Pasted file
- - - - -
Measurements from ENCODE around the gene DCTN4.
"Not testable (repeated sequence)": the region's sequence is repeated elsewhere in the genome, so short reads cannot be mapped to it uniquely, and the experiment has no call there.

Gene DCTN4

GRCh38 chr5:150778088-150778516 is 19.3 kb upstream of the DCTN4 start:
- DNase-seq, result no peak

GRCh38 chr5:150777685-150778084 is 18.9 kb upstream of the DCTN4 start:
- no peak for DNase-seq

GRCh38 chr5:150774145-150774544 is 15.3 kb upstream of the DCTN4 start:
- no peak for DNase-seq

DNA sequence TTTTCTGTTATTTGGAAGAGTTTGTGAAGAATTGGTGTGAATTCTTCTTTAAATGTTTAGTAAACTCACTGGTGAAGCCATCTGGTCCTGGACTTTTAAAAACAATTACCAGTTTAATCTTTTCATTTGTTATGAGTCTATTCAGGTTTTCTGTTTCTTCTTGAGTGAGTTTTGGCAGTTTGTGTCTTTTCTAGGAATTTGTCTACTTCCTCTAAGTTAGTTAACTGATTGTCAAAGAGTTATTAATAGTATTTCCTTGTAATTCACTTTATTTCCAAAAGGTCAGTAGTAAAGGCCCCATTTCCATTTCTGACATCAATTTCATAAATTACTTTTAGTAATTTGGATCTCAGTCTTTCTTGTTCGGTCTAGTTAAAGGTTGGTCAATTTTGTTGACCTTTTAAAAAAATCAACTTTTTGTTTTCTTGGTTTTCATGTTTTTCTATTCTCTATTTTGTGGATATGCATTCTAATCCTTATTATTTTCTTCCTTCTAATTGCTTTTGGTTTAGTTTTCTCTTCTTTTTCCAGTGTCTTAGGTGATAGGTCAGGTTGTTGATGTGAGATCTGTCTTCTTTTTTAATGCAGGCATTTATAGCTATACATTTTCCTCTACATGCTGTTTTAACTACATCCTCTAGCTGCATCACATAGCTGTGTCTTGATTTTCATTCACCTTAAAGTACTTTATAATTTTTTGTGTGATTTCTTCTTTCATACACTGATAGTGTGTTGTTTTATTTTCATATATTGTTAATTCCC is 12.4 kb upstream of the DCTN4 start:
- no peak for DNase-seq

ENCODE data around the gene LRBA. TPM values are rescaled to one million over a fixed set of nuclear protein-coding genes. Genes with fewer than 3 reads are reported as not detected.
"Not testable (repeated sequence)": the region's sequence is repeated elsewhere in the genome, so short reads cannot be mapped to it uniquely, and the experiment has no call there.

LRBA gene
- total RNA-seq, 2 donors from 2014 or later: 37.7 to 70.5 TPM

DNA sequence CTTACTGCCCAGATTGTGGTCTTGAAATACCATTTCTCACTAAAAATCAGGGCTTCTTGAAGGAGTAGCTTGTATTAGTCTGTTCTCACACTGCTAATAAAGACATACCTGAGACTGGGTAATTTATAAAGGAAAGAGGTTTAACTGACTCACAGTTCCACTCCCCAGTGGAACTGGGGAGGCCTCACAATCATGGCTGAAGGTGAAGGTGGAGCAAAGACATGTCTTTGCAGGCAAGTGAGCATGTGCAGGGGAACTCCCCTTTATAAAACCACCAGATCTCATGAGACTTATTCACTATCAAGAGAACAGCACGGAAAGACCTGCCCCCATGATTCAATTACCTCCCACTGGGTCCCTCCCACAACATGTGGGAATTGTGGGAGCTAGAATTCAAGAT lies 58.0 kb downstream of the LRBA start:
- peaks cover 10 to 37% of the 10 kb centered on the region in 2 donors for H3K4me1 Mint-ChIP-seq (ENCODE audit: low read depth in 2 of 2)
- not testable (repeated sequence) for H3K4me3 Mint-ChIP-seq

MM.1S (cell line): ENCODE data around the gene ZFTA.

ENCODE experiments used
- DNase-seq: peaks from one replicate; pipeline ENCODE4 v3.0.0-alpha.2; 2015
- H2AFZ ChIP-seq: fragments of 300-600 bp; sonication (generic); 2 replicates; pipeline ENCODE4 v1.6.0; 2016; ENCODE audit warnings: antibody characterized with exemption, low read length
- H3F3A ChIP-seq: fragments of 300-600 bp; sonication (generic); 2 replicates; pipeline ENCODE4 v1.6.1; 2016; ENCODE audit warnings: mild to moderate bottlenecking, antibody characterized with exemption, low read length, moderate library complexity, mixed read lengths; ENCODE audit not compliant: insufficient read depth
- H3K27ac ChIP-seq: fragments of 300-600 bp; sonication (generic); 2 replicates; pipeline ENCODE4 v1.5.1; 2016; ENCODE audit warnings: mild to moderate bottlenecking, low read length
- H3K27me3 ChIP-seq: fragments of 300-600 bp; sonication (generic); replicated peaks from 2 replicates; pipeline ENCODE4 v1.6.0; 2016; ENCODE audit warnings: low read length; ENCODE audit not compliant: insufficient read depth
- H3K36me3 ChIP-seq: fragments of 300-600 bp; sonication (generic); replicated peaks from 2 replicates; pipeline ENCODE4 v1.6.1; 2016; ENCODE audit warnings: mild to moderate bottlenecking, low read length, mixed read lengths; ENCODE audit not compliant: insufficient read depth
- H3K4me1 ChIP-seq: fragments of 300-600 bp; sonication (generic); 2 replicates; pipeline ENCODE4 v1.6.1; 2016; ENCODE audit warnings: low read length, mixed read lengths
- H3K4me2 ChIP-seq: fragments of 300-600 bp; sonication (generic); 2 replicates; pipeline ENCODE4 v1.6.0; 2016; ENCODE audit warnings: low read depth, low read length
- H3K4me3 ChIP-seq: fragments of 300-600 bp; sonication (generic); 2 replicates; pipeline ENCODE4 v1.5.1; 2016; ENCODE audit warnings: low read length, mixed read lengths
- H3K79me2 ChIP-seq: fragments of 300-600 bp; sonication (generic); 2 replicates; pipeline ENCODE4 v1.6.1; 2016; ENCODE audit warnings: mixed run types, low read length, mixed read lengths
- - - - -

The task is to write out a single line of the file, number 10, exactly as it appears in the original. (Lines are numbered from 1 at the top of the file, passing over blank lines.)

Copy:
DNA sequence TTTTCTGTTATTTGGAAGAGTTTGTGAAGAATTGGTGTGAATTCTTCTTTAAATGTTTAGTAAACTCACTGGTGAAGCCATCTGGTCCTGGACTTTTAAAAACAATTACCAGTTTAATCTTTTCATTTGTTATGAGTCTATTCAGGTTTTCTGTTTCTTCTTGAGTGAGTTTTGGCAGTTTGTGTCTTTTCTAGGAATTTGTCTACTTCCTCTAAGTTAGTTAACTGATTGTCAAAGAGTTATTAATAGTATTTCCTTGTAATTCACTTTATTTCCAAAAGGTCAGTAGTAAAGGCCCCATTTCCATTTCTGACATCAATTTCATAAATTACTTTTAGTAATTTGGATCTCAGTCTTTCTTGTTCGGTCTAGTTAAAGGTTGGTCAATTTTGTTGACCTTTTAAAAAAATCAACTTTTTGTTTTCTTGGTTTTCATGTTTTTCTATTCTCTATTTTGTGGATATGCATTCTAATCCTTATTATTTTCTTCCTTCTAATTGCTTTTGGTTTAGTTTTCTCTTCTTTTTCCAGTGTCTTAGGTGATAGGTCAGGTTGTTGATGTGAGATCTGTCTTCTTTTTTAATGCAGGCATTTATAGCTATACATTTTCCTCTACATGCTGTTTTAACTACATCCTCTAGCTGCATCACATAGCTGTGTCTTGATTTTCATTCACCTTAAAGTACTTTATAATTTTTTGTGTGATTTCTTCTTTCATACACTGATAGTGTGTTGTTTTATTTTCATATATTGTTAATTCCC is 12.4 kb upstream of the DCTN4 start: